“This way, a donor in America may not have heard of John Doe student in Beirut but may trust that this is a 501c3 and won’t mind donating to them knowing that 100 percent of it will cover their tuition,” she explained. “Clearly there is a problem with only 1 percent of refugees being able to gain access to higher education.”
Chakaki, the co-founder of the venture philanthropy nonprofit VIP.fund, and the adviser of other tech start-ups, says she has considered the benefit of an app such as this in the for-profit sector — with some caveats.
“The community would have to accept the model, because otherwise it may alienate them. I have heard this from other crowdfunding platforms that in some cases if your target is all nonprofit you will have a real challenge in justifying your transaction fee,” she explained. “We are wary working in a space where donors are skeptical about transaction fees.”
The second question is considering a long-term growth plan and prioritizing social returns over financial returns.
“That is something to consider carefully. We have seen both models succeed,” she said.
The organization has been powered by Chakaki’s self financing and support from student volunteers from Lebanon, the West Bank, Gaza, the United Arab Emirates, Saudi Arabia and Syria to help develop the app. The Solve meeting last week raised the possibility of some additional tech support, partnership and student funding. For now, Chakaki is planning on keeping EdSeed as a nonprofit under the VIP.fund, but would “explore a spin-off” if she could secure an impact investor who could help find a right financial model, she says.
Consider your partners and recipients wisely
Laboratoria is growing quickly, and expects to train 10,000 students by 2020. One key to this success is finding the right people to work with, and take part in your project, Herman suggests.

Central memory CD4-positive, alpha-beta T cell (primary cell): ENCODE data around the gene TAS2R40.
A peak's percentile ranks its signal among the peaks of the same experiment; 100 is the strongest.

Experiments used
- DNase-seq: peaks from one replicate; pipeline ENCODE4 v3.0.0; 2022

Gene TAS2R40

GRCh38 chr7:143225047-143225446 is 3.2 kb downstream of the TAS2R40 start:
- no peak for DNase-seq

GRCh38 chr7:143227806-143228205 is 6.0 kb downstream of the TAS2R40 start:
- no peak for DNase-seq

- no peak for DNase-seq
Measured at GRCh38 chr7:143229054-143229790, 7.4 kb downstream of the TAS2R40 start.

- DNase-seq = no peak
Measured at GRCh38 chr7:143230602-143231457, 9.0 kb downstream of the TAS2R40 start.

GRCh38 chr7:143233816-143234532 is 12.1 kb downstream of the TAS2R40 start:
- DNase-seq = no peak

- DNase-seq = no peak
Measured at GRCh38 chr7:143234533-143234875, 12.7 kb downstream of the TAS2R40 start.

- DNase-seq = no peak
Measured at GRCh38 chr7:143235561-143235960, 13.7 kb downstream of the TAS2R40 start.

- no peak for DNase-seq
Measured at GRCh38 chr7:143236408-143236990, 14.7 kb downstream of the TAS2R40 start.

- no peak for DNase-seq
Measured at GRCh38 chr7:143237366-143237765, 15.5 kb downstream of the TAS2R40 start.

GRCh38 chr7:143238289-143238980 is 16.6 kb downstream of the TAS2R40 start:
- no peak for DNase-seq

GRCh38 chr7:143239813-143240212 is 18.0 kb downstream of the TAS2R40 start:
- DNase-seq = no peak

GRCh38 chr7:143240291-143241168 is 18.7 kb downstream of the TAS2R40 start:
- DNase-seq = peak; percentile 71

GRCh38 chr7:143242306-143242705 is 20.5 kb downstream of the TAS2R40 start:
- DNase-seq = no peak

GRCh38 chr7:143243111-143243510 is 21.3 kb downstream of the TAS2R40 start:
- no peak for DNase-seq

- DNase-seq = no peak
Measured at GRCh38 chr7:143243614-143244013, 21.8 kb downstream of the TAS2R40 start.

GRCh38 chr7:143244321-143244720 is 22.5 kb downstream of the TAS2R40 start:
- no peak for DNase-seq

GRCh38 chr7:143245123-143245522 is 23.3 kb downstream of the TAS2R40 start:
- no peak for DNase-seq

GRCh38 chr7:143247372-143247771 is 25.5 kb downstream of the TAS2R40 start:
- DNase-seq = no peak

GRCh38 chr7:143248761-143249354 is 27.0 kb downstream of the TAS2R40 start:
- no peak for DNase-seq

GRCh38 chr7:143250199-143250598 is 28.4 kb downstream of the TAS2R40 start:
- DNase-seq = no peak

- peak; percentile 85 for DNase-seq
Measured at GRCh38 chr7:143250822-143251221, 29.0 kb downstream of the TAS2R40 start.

Laboratoria’s first call for full-time applicants received 2,500 prospective students. Only about 100 were accepted. Students — low income, high school graduates often as young as 18 — often start the program with little, or no work experience. But Laboratoria screens them carefully to ensure they have a strong willingness to learn, creative drive and ability to manage stress and work well with others.
A hackathon will pair them with companies, which pay a fee to Laboratoria. Students often go on to earn about $650 a month, quadrupling their previous salaries.
Finding partners on all sides — from participating companies, to local organizations that connects Laboratoria with student applicants — is challenging, but crucial.
“It is very important to identify the right profile of people who can contribute the value to our students and people who value them,” Marin said. “We are rethinking how we can do things better and that is important, to go faster, learning all the time, and with that create more value for our students and the companies that hire them.”
Amy Lieberman is a reporter for Devex, based out of New York, where she covers global development around the city and out of the United Nations. She has previously worked as a freelancer, reporting on the environment, social justice issues, immigration and development. Her coverage has appeared in The Guardian, The Atlantic, Slate and The Los Angeles Times, among other outlets. She received her M.A. in politics and government from Columbia Journalism School in 2014.